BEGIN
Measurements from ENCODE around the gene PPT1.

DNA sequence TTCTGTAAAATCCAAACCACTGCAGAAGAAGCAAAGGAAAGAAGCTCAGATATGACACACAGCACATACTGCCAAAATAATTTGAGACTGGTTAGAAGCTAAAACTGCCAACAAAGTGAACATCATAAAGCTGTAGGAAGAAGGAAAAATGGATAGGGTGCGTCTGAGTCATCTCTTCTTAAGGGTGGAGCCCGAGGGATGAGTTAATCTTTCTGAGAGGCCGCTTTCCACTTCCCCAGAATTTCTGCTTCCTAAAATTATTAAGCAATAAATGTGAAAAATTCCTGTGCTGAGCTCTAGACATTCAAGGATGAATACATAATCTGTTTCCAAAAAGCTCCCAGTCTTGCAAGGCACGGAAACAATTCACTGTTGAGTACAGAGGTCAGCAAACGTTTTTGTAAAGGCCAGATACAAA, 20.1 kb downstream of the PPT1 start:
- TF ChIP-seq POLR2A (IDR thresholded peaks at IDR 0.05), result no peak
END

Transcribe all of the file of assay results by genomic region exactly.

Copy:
Measurements from ENCODE around the gene PPT1.

DNA sequence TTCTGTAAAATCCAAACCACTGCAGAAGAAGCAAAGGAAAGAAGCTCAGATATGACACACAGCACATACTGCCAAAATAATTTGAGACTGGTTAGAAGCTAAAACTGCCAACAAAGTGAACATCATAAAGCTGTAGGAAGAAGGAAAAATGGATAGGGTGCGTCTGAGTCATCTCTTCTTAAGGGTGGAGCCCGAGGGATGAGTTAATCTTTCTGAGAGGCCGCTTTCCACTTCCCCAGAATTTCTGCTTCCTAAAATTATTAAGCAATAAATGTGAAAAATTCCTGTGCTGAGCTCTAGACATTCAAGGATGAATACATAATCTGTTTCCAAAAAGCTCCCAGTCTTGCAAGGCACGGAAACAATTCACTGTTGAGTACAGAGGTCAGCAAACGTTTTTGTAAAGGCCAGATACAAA, 20.1 kb downstream of the PPT1 start:
- TF ChIP-seq POLR2A (IDR thresholded peaks at IDR 0.05), result no peak